On this particularly Sunday in January the park was not crowded, and the weather was beautiful. 70F and sunny while most of California was receiving record rainfall.



            Joshua Tree national park covers the intersection of two distinctly different types of desert biomes: the Mojave desert (north side), and the Colorado desert (south side). The geography, vegetation, and plant life are unique in each area. The eponymous Joshua tree is exclusive to the Mojave desert side, and when you drive south through the park you'll notice that they simply vanish. You've reached the Colorado desert.







            It's hard to take a bad picture of these cars in this place.









            If you come to visit, don't miss Keys View. Palm Springs is at the base of Mt. San Jacinto, top-left in the photo above.









            These next photos are from the Colorado desert (south) side of the park - notice the absence of the Joshua trees and boulder formations. There is a great cactus garden down in the basin.







            Layering up some proper dirt.



            Myself and Kevin, *exiting Joshua Tree National Park.



            Next entry: M School and the drive home.​
            1989 Lachs
            1988 Lachs - sold
            1988 DS - sold
            Car blog
            Bay Area M3 FB group

            Comment




            • The alarm went off early on Monday. Palm Springs put on a desert light show to coax us out of bed - the big day was upon us.





              We made a pit stop at Starbucks, then followed 10 east for about 40 minutes. The BMW Performance Center West is co-located with the Thermal Club, a private racetrack-community complex. BMW has their own corner of the campus with a handling course, polished concrete skidpad, and paved exercise area. One of the driving exercises uses a portion of the Thermal Club circuit - both times I've visited, I've been on the Desert Circuit (north end, green kerbs).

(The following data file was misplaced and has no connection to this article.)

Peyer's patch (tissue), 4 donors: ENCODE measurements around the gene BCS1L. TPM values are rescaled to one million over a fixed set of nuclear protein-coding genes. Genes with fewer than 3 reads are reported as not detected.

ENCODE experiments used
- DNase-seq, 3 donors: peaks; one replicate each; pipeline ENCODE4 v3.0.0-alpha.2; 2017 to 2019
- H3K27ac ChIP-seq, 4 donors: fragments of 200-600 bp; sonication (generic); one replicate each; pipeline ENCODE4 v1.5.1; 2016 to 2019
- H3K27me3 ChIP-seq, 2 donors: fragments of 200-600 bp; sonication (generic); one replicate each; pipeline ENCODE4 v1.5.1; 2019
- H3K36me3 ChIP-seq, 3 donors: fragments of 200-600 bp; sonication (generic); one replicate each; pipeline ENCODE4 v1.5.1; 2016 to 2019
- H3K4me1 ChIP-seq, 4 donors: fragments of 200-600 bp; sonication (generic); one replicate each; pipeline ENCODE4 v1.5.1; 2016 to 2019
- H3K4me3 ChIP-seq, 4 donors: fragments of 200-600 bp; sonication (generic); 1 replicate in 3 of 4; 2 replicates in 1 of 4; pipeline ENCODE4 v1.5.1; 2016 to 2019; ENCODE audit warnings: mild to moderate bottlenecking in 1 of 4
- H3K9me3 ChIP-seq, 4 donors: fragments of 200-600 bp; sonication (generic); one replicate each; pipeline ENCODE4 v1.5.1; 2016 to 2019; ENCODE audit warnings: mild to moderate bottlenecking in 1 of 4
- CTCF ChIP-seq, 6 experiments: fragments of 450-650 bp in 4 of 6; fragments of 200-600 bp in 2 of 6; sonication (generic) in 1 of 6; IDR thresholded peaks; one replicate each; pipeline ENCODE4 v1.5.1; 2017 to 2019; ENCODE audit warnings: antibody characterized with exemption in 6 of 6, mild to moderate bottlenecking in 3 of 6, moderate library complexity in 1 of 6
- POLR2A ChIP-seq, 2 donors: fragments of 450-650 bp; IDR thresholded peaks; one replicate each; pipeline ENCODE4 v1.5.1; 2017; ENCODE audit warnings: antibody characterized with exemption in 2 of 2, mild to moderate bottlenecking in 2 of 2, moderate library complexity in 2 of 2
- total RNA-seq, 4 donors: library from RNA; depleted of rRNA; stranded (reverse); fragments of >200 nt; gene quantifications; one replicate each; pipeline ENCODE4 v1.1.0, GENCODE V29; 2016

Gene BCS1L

Yep - this is my second time doing one-day M School. Last year I joined on a late whim, when someone sold their spot in the class on short notice. You can read all about that experience here if you haven't already. Obviously I enjoyed myself enough to return in 2023.



              It felt better, and more natural, to pull in to the school in my BMW. We were warmly greeted by the instructors and our classmates - it's become uncommon to see these old M3s out and about.



              When we arrived, there was already a group starting their handling exercises. I believe this is the delivery experience, where owners get to drive "their" new cars (equivalent cars owned by BMW) on track with professional instruction. I love that BMW offers this! Modern sports cars offer performance capability that can only really be safely deployed on track. A program like this can develop in the owner an appreciation for the engineering of the cars, and a respect for the power available from modern motors. I certainly gained a huge appreciation for my Focus RS when I did the included driving school (link), so much that I started tracking it regularly, something I definitely had not planned to do.





              The roster of cars for the M School was the same as last year - M2, M3, and M5 competitions. Last year the instructors were chatting about the M3 xDrive variant, so I thought perhaps they'd swapped RWD for AWD, but this was not the case.



              Three takes on orange. The Lime Rock E92 is my favorite, but I'd be happy with any of these three.



              The new front end treatment is a travesty on the 7 series, but I think it suits the x7 well. I've driven an X4M Competition on a brief street loop, I think it would be hilarious to try one of BMW's SUVs on an actual track.





              We started with approximately an hour of classroom instruction, and while I've heard most of it before, BMW has refreshed the instruction materials and the updated diagrams and explanations are well-done. This year I also had a different set of instructors, which is always valuable for gaining new insight to your driving strengths and weaknesses. Our classroom session was presented by Rob Stout, the chief instructor for the Performance Center West.

              Agenda for the day:

              1. [M2] Handling course